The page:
“One thing about Eddie also is that it was never really about him. It was always about the team, the game, you know, the sport,” Gaile said. “Naturally, he had the opportunity to go solo, but he invited all the people that he knew that were still alive, not necessarily people from his team, but he just went out looking for leaguers. And there’s a lot there was a lot more than I thought there were.”
Eddie died in 2018. He started a friendship with Webb about a decade before he passed – and was able to pass on memories of playing with the greats of the game when he was just 16 years old.
“He did play with Josh Gibson. He played with Satchel Paige and Roy Campanella,” Gaile said. “But the stories they would tell!”
Not every story is centered on the love of the game.
“Eddie would always tell me, he would go into a town and they would see a lynching and then that same day they would play a baseball game and these same white men would cheer them on,” Webb said.
Gaile applauds the efforts of people like Webb and the Knights organization who honor the past while inspiring future players and fans.
“If people don’t know the trauma and the drama of what happened to Negroes through sports, politics, life, you know, to me, I think that this is an opportunity,” Gaile said. “When we celebrate these entities, there’s an opportunity to just let the world know that it happened and get over it. But you just can’t erase it.”
She is working to set up a foundation in her late husband’s name. They want to provide scholarships for young scholar-athletes and introduce more Black kids to baseball.
“I have to hand it to the Knights because they have been very instrumental in making sure that the city of Charlotte is aware that Eddie was here, and what his contribution to baseball meant,” Gaile said.
Negro League Baseball was first organized in 1919 by Ruth Foster, who is considered the father of Black baseball. Before then, teams were barnstorming across the country, playing against any team they could find while traveling.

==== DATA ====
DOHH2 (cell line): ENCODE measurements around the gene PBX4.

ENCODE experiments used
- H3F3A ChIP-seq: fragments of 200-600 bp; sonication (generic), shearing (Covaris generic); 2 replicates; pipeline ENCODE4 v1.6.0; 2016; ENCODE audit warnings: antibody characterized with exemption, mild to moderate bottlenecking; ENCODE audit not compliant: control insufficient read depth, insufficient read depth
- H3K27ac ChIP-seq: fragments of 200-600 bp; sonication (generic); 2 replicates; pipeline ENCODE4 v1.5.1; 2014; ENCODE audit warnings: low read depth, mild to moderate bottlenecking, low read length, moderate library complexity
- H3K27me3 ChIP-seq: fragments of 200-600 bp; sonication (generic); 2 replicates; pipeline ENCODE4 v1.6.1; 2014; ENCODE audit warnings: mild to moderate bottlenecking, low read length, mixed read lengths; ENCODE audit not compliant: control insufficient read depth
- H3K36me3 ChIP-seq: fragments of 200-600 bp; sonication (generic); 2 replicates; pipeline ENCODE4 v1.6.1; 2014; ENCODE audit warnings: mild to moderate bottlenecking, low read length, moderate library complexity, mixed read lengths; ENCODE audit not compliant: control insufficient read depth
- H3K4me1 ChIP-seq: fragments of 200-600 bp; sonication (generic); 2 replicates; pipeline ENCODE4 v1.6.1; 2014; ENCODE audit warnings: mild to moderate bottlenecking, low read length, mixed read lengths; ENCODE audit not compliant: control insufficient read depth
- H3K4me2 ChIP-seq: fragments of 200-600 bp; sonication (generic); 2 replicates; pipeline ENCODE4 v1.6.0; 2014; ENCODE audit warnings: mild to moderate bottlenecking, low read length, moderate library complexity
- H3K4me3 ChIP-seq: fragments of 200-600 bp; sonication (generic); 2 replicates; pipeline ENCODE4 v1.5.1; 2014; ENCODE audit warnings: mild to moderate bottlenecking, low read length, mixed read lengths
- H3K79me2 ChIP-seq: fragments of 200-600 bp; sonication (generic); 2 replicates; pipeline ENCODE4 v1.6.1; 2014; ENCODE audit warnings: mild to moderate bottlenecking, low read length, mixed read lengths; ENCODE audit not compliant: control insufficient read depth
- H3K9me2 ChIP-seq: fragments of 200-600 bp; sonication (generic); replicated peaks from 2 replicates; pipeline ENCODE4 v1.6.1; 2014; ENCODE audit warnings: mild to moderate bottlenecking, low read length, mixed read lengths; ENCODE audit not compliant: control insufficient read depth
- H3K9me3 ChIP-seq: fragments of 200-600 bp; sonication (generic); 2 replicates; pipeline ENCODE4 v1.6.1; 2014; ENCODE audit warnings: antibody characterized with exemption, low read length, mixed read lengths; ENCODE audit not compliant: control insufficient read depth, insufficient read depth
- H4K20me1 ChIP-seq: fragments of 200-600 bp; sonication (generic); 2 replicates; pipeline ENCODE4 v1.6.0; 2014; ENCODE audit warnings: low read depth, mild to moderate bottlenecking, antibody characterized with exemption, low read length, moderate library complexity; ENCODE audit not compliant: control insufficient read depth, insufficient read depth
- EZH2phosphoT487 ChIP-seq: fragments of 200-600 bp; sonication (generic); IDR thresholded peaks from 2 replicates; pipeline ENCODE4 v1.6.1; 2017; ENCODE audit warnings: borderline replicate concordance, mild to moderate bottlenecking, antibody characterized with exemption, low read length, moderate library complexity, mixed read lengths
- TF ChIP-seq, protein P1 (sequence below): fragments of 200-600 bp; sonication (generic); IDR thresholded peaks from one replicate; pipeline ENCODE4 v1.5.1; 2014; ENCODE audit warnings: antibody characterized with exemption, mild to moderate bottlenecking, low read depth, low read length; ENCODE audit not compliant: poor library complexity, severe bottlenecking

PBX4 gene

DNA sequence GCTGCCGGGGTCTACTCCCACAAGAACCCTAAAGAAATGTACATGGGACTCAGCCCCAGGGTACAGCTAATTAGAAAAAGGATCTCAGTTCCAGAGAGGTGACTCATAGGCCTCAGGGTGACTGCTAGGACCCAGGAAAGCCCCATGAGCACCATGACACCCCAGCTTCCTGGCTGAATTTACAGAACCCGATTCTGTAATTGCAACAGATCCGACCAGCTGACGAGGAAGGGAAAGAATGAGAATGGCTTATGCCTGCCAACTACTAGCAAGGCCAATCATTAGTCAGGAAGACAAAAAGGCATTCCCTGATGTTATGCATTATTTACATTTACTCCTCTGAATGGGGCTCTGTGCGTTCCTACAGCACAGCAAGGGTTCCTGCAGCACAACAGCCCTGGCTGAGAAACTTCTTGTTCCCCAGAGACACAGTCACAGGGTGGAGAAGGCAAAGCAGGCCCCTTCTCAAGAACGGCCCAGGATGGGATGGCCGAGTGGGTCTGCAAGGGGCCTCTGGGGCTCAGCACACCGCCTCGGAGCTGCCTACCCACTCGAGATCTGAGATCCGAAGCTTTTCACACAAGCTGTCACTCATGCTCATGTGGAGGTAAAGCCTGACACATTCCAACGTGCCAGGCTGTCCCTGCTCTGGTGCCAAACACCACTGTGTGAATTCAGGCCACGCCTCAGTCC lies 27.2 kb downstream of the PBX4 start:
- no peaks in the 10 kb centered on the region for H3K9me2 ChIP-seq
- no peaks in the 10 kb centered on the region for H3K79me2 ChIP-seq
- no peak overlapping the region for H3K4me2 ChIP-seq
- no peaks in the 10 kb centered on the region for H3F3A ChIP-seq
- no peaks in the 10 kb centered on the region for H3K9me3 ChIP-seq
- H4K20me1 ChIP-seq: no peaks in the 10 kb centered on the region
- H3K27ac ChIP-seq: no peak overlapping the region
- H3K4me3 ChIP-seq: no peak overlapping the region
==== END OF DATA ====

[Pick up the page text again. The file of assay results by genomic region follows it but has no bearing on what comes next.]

“He wanted to lead by example to show the major leagues, ‘hey, we’re Black men. We can come together and organize to prove ourselves and our talent, that we should be playing alongside our white counterparts in the major leagues,’” said Webb.
He said many of the challenges Major League Baseball faced hit the Negro Leagues as well, like World War II. Organizers tried to keep dugouts full and the crowd interested. They invited women like Mamie “Peanut” Johnson, Connie Morgan, and Toni Stone to play with the Indianapolis Clowns.
“They were kind of like we know of today as the Harlem Globetrotters. They would do all sorts of talents and tricks throughout the games. They would play around, they would “clown” around with, you know, some of the opposing teams and whatnot,” Webb said. “The people who were attending were really into not just watching the game, but the entertainment aspect of the game as well.”
Webb said the peak popularity of the game hit around the mid-1940s. He said contrary to popular belief, the league didn’t stop when Jackie Robinson started playing with the Brooklyn Dodgers and integrated the sport. Games were played well into the 1960s.